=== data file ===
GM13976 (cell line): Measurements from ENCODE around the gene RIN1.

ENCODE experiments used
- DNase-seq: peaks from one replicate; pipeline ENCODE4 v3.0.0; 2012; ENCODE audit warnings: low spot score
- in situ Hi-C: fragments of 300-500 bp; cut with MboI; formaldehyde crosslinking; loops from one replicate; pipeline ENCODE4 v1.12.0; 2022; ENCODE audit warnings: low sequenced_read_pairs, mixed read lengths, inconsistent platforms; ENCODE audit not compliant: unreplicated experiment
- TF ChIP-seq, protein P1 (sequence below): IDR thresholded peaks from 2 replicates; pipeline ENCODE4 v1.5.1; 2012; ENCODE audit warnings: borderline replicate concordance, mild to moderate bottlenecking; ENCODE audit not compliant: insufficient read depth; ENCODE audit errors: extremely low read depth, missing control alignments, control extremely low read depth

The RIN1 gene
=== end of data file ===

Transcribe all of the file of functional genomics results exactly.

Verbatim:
GM13976 (cell line): Measurements from ENCODE around the gene RIN1.

ENCODE experiments used
- DNase-seq: peaks from one replicate; pipeline ENCODE4 v3.0.0; 2012; ENCODE audit warnings: low spot score
- in situ Hi-C: fragments of 300-500 bp; cut with MboI; formaldehyde crosslinking; loops from one replicate; pipeline ENCODE4 v1.12.0; 2022; ENCODE audit warnings: low sequenced_read_pairs, mixed read lengths, inconsistent platforms; ENCODE audit not compliant: unreplicated experiment
- TF ChIP-seq, protein P1 (sequence below): IDR thresholded peaks from 2 replicates; pipeline ENCODE4 v1.5.1; 2012; ENCODE audit warnings: borderline replicate concordance, mild to moderate bottlenecking; ENCODE audit not compliant: insufficient read depth; ENCODE audit errors: extremely low read depth, missing control alignments, control extremely low read depth

The RIN1 gene